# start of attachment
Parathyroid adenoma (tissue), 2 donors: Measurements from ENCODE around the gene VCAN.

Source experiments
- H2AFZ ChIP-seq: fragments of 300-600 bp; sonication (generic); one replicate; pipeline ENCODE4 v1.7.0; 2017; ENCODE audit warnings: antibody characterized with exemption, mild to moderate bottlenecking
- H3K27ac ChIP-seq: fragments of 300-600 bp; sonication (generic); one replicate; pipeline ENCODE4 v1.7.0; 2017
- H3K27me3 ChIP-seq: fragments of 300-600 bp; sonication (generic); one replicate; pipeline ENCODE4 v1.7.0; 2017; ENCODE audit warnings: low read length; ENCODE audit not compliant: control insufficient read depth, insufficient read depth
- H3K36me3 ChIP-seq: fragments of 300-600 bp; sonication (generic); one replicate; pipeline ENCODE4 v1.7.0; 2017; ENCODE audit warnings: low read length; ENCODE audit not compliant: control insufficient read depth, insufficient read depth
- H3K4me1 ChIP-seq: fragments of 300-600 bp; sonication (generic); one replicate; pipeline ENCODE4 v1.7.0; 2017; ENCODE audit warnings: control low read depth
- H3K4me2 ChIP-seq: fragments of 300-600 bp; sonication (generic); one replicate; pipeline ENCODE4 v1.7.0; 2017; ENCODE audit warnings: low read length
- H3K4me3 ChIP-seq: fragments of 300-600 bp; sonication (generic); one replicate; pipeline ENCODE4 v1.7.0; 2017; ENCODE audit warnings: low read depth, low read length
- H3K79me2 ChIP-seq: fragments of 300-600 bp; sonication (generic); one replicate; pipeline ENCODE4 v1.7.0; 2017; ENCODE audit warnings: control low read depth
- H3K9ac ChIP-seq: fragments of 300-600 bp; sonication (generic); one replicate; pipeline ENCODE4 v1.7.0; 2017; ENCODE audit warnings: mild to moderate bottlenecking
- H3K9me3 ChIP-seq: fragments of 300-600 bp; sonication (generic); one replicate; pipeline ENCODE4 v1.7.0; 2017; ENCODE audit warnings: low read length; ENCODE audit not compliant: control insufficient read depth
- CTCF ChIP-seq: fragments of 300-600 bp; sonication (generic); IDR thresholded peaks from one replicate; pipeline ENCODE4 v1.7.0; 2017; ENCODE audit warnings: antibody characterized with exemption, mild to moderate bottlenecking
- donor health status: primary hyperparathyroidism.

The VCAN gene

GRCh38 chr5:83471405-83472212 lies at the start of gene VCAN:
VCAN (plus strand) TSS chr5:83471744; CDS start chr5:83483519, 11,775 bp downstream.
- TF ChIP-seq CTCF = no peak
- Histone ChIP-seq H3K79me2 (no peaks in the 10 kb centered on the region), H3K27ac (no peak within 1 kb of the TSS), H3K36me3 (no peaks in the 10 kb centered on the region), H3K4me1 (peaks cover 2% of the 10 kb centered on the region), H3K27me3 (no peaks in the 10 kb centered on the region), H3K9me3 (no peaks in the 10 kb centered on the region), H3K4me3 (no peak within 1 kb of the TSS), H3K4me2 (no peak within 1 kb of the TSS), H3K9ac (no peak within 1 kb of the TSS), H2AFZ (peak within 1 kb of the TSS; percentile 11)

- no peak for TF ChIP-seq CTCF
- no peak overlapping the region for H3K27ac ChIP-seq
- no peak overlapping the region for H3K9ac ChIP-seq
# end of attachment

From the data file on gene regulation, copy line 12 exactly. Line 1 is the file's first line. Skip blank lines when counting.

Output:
- H3K9me3 ChIP-seq: fragments of 300-600 bp; sonication (generic); one replicate; pipeline ENCODE4 v1.7.0; 2017; ENCODE audit warnings: low read length; ENCODE audit not compliant: control insufficient read depth